“The Third Way”: Accommodating Agriculture and Urban Growth

August 22, 2012

Arizona faces growing strains on its limited water supply as urban growth competes for land and water resources against agricultural uses.  Often this issue is posed as one prevailing over  the other, but, in fact, there is a “third way.”   We can actually improve crop yields by using less water, and by reviewing crop choices can also improve economic gains.

Allowing and encouraging agriculture in central Arizona to transition to higher value urban uses seems a foregone conclusion, given the projected population growth and relative value of agriculture to the state’s economy. It may not be, however, the right policy choice. Building on arable acres removes that land permanently from producing food and fiber at a time when increased production worldwide is a necessity. Maintaining Arizona agriculture at some robust level should be a priority for all of us. Arizona agriculture can supply food needs as well as contribute to solving a global food crisis. It provides open space and for Yuma and Pinal counties especially, the main source of economic activity. Farms can provide a flexible buffer for water supplies during times of serious drought. To do this, while continuing to grow amidst a changing climate, requires that we all become more efficient in the way we use water, including and especially, agricultural water use. It is in our interest to construct a state agricultural water policy based on smarter urban growth, more efficient water use, and a commitment to agriculture that reflects local and global markets while operating in an arid landscape.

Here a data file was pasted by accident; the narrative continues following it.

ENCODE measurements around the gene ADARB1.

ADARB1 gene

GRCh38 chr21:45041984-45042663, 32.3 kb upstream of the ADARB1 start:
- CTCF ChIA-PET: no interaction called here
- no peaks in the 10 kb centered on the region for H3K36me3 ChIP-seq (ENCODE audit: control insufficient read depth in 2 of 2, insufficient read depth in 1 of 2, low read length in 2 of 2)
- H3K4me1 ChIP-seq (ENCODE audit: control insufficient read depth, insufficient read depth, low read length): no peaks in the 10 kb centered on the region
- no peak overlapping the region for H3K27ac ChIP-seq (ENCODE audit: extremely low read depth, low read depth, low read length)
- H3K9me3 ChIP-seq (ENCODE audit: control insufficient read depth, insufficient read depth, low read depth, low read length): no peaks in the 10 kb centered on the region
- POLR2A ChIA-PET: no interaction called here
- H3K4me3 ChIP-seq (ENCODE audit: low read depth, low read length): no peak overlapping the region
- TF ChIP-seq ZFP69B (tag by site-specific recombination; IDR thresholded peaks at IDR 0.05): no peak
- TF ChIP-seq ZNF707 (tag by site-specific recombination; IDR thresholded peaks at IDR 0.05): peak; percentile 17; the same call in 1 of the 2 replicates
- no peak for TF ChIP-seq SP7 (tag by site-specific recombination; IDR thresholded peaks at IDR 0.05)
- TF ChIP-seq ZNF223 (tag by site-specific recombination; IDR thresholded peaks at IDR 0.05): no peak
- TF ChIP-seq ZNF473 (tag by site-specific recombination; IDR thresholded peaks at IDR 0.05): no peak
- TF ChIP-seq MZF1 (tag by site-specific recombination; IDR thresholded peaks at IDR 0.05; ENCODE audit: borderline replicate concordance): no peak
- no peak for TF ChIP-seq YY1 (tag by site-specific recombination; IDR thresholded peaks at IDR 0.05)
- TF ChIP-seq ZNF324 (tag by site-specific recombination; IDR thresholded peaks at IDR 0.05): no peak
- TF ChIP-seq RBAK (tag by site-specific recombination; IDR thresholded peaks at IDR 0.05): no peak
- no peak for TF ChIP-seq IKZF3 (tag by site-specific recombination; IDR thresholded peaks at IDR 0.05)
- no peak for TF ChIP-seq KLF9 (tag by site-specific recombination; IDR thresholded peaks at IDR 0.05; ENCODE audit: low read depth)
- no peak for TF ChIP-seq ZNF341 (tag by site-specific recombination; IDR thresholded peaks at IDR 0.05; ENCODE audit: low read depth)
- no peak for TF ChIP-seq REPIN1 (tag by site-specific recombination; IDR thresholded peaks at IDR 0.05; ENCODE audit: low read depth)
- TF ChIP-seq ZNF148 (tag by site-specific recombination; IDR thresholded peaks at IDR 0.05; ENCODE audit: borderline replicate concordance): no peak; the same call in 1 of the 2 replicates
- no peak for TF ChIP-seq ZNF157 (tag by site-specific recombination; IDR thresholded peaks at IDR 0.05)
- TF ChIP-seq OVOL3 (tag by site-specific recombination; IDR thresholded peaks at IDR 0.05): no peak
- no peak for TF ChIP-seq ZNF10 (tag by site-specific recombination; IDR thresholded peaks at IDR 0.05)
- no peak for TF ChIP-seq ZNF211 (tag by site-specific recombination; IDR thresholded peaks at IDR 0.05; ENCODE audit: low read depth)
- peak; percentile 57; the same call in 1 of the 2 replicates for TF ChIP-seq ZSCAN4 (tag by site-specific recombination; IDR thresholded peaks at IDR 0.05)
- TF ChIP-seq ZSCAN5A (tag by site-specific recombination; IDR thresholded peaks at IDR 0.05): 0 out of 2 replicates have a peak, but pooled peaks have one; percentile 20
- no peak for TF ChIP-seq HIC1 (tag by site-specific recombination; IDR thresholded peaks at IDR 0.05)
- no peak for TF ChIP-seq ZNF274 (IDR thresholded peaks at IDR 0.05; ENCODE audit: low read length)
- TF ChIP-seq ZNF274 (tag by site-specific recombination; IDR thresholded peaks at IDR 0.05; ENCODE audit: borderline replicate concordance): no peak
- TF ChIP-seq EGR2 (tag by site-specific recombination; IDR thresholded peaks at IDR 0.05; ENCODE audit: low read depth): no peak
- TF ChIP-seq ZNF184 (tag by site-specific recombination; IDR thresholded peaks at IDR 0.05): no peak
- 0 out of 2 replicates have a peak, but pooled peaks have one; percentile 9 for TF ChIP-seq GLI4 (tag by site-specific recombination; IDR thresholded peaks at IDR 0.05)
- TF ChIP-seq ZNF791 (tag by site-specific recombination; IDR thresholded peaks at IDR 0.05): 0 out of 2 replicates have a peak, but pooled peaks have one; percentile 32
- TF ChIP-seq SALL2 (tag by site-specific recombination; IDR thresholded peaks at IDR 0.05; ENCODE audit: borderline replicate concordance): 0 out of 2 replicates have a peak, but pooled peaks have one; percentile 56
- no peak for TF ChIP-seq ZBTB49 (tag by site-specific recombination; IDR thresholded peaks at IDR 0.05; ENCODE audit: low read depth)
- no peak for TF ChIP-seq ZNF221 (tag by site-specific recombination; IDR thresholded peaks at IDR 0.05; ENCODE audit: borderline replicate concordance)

Policy changes that would assist farmers in investing in new technologies include property tax breaks for farmers who invest in water-saving irrigation systems and developing financing mechanisms through water districts whereby they invest in farmer’s water-saving technology and in return get access to the water saved.